Here is a bit of a teaser with an informal and introductory list of attributes of good requirements and process specifications — and tips for writing good requirements and use cases.
As we say at IAG, your business requirements should be clear, concise, concrete, complete and consistent.
And sure, as we work alongside more mature organizations, we have developed – and provide – more formal peer review checklists and criteria for verification and validation of requirements and related specifications, but this basic list is a nice one to keep fresh in your mind (with the easy-to-remember 5 C’s) what you should do to be writing good requirements.
1. Be Clear
§ Organize the discussion logically
§ Get to the point and stick to the point
§ Phrase things in the positive
§ Use plain words rather than fancy ones
§ Avoid euphemisms
§ Test to see if each “point” is clear and complete enough to stand alone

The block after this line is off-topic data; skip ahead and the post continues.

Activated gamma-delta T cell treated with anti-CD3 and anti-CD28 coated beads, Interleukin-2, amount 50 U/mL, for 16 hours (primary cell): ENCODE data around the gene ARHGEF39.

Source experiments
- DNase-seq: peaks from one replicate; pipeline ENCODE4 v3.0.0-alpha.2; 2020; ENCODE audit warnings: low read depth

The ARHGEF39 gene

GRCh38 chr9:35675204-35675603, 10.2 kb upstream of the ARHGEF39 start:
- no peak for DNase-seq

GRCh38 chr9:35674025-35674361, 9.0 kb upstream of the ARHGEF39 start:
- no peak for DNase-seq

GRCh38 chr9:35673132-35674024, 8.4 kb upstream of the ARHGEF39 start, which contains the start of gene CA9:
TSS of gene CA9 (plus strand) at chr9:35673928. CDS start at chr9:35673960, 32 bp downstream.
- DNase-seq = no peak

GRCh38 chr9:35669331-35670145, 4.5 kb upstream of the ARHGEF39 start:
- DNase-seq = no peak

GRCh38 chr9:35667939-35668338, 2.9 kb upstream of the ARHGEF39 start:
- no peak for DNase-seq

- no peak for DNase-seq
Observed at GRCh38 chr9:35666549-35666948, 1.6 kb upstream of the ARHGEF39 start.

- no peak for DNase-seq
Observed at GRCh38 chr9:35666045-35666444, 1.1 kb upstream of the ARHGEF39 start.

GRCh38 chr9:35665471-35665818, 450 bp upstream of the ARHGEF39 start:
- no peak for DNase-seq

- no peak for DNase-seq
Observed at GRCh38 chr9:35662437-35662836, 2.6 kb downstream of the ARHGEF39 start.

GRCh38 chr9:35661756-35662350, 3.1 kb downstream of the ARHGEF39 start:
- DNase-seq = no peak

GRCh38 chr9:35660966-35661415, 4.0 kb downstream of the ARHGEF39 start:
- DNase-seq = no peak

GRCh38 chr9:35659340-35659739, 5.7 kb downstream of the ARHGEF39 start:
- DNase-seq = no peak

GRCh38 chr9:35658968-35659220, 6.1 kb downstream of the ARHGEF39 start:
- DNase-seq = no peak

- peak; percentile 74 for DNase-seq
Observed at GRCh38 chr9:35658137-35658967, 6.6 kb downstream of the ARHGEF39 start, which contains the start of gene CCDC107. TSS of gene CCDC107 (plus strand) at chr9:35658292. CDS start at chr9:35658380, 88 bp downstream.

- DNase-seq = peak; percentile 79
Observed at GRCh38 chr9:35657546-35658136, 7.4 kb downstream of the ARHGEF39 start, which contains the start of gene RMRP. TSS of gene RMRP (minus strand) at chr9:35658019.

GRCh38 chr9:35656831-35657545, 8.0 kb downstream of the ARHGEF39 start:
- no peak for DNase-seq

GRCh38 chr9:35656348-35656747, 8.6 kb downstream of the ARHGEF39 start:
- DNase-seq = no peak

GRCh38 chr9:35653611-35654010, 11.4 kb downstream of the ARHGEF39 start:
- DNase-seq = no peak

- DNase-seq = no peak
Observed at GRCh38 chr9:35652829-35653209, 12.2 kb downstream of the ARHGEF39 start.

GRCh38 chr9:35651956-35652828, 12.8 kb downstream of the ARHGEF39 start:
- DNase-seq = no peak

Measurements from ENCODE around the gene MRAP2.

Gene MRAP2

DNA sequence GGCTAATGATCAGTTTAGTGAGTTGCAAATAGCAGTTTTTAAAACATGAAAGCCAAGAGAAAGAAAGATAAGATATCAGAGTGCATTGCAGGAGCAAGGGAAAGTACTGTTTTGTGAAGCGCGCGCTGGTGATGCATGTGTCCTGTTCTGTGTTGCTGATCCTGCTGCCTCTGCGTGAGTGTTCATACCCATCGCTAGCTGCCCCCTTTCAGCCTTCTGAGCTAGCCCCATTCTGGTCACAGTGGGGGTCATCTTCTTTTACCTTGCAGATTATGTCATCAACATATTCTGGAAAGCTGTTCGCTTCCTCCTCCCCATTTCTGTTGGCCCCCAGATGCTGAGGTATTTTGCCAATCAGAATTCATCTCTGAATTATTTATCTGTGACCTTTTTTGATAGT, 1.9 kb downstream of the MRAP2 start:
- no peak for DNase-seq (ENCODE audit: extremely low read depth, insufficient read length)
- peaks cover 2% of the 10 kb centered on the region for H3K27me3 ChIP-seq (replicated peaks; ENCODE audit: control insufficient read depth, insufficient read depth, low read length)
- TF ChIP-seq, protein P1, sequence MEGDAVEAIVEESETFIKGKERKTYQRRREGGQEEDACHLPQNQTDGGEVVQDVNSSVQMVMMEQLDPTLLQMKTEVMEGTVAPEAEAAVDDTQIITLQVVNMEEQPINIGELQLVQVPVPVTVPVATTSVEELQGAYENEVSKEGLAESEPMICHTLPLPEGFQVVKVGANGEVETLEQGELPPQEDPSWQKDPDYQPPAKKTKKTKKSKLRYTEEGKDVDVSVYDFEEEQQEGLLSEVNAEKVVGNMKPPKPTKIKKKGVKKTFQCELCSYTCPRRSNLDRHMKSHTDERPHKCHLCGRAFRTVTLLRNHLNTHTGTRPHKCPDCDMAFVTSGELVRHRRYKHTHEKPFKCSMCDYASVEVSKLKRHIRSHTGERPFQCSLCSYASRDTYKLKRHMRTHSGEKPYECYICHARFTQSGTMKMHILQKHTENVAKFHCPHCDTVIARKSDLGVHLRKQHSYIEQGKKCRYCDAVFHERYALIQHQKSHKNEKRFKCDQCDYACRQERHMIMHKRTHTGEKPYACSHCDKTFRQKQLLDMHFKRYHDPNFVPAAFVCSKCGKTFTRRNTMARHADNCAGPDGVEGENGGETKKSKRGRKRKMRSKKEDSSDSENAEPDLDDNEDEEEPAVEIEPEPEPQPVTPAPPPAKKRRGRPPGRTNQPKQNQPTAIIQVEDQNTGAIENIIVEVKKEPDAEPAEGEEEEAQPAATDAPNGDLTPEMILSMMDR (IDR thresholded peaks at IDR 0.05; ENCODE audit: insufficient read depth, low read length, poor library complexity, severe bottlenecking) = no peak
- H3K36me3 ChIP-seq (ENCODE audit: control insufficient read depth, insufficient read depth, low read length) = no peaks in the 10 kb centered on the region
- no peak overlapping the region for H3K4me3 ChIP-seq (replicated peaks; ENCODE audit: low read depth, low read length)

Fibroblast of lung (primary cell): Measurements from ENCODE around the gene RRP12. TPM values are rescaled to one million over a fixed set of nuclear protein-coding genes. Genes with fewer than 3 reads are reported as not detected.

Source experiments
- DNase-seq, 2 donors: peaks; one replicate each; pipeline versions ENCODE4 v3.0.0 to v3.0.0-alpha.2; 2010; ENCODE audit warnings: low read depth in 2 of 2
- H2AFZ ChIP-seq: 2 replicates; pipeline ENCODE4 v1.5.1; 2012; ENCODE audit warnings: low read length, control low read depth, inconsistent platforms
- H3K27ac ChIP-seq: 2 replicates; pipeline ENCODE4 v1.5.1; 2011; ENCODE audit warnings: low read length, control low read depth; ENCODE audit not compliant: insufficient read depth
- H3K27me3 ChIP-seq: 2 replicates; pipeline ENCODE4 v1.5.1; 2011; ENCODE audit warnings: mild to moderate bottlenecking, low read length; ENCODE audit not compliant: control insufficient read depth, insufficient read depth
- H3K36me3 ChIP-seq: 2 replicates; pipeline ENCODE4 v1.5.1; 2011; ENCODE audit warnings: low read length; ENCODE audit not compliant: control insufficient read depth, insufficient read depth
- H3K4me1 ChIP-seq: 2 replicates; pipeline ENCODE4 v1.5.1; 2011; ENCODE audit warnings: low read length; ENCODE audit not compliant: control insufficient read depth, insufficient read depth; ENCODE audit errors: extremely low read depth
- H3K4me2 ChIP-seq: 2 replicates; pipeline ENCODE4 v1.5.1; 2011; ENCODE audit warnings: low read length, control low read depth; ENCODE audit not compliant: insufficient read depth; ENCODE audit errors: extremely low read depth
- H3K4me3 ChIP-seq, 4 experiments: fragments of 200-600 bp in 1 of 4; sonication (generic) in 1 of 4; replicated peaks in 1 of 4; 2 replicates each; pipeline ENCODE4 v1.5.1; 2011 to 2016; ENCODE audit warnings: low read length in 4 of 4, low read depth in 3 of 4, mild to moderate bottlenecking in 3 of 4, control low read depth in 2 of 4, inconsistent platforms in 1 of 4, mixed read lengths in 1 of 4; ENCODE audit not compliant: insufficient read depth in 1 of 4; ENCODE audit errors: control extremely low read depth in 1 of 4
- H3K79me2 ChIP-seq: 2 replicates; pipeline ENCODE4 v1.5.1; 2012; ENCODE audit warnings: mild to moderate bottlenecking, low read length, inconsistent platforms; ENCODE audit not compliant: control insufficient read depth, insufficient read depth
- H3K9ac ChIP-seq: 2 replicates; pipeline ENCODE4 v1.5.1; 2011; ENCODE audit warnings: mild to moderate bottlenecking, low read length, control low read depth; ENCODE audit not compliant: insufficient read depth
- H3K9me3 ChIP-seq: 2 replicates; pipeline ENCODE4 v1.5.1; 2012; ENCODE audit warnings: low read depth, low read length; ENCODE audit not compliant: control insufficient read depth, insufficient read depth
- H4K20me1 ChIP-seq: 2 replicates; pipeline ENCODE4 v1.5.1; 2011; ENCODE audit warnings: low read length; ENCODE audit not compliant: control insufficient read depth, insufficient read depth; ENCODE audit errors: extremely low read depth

2. Be Concise
§ Keep the specification simple
§ Use bullet points
§ Use words that you use everyday
§ Use specific words rather than general ones
§ Avoid redundancy
3. Be Concrete
§ Use examples and scenarios
§ Avoid jargon and clichés
§ Have clearly defined causes
§ Have clearly defined outcomes
§ Avoid confusing compound statements
§ Avoid negative statements
4. Be Complete
§ Sufficient for the level and objectives of the project
§ Use your checklists and validation techniques
§ Document all possible, conditions and responses (branches)
e.g., what if expected result doesn’t happen?
§ Support verbs such as ‘calculate’, ‘update’, or ‘modify’ with required detail.
e.g., the formula, what data is updated, etc.
§ Check for operations without defined events
§ Check for operations without all outcomes defined
§ Specify all required data elements e.g., data definitions, rules, etc.
5. Be Consistent
§ Use the same terms for synonyms like client and customer, sales rep or sales person, vendor or supplier, etc.
§ Use the same fonts and styles throughout the document